As I was thinking about the latest question in the 30 Days of Books list…
Day 10 – Favorite classic book
…I had a bit of a problem. Namely, what defines a book as a classic? Does a classic book have to be written before the 20th century? Can a modern book become a classic, or is that only for the judgment of hindsight?
Maybe I’m having a hard time because I don’t consider myself particularly well-read in the classic classics. Dickens? Not so much. Austen? Nope. You name it, I probably haven’t read it. Maybe I’m feeling a little self-conscious.
Anyway, I’ll give you two – once widely considered a classic of American literature and one that you probably wouldn’t consider a classic, but I do.
The Adventures of Huckleberry Finn by Mark Twain
Yes, even someone as unschooled in the classics as me has read this. Twain’s post-civil war book about the pre-civil-war South squarely takes on the hypocrisy of that era and the ongoing nature of racial hatred. The naïve Huck represents all of us in that he must make his own choices between right and wrong in the face of terrible things that society tells us are “acceptable”. Still lessons in there today.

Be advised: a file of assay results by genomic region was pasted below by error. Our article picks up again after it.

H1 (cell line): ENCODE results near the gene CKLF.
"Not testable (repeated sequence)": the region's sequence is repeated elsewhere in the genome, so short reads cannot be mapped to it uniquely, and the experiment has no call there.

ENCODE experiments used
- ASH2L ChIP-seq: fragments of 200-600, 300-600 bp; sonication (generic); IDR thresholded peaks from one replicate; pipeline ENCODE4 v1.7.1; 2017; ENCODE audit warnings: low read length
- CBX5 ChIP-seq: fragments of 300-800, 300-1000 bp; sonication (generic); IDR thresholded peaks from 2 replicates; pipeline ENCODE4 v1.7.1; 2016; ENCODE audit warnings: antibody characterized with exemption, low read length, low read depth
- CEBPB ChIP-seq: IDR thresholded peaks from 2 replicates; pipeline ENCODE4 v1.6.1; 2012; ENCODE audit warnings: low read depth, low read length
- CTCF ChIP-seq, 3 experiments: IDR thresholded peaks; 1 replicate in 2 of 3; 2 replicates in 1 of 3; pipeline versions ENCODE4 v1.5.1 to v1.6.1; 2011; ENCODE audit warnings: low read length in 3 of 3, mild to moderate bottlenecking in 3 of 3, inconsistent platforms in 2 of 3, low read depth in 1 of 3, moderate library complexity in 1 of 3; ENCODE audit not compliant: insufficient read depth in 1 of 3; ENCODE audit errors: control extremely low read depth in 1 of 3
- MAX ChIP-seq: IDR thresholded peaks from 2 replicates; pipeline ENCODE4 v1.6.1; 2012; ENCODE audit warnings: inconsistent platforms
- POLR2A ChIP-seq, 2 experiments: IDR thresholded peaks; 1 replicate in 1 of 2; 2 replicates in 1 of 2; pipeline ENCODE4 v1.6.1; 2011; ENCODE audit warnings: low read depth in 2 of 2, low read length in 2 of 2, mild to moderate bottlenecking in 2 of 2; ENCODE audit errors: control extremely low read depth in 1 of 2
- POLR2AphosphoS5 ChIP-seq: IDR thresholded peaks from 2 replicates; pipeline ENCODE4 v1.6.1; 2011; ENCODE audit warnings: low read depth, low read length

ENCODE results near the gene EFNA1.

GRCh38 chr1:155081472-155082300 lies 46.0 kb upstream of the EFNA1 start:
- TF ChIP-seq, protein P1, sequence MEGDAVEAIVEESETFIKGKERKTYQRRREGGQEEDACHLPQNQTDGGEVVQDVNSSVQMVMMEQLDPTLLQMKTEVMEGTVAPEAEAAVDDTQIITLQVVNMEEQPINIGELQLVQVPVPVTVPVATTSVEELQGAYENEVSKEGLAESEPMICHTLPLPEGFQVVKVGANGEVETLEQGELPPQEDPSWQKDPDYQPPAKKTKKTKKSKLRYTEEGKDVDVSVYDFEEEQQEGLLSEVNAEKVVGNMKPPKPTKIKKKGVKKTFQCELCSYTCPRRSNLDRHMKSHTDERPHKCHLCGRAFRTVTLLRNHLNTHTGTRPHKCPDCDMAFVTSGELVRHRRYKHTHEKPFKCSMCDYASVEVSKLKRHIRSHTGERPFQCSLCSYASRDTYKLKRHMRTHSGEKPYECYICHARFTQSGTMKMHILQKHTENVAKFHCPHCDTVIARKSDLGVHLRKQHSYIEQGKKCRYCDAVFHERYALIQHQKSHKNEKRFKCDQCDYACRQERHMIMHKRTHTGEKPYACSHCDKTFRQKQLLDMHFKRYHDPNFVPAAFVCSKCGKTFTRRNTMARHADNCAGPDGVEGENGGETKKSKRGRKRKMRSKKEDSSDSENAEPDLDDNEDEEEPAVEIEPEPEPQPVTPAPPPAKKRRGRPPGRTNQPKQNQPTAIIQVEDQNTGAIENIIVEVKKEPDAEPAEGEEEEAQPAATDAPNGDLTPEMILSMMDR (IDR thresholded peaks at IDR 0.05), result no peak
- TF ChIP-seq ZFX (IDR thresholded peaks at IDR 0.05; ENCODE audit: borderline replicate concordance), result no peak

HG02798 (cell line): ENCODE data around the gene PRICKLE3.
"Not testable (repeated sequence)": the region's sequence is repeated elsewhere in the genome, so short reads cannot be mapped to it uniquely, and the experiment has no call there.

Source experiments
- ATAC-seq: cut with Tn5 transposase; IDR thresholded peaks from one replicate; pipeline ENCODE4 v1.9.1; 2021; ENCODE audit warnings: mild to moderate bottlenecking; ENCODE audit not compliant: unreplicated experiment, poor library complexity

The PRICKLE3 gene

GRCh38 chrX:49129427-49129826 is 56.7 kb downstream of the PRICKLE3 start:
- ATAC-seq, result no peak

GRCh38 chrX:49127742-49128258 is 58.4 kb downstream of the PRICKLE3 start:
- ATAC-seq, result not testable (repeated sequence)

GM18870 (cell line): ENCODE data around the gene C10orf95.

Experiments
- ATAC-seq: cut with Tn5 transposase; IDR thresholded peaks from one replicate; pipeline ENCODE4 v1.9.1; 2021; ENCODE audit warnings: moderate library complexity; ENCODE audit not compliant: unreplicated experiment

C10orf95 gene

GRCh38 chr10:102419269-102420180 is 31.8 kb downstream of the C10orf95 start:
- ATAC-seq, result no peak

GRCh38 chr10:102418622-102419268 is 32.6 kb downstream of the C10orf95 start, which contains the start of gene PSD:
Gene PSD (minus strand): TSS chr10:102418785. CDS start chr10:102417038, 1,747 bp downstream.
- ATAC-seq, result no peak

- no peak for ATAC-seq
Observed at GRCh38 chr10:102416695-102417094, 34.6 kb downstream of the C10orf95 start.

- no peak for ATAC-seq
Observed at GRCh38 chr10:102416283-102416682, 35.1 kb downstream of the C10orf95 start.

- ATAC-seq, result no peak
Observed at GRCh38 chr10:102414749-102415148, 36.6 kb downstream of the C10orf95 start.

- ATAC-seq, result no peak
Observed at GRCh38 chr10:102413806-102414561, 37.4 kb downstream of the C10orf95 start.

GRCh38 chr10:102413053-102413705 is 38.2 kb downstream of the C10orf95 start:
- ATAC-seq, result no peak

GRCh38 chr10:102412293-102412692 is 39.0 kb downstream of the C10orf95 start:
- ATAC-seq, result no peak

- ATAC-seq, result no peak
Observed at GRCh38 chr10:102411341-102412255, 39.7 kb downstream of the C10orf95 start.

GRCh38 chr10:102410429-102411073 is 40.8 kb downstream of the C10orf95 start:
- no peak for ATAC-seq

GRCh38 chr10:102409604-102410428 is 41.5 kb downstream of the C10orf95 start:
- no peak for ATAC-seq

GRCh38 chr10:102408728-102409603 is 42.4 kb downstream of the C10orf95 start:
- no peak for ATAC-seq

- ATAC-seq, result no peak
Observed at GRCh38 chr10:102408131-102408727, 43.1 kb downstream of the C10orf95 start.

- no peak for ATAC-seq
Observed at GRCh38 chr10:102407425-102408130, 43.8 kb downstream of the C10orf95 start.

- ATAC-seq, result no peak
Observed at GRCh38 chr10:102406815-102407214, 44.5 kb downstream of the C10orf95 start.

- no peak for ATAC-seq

The other is Bram Stoker’s Dracula. Yes, I’m serious.
I know that in today’s world of fiction, movies and television you can’t swing a Wii remote around without running into something about vampires. However, Stoker’s 1897 novel is not just a classic because it laid the groundwork for all that was to follow (good and bad) – it’s a classic because it’s really scary. And believe me, Stoker’s vampire count will never be confused with a teen who’s just trying to get along while different, or a lonely outsider trying to find their place in the world. Tense and creepy, if you’ve never read it – I suggest going back and realizing why vampires are (or at least were) cool in the first place.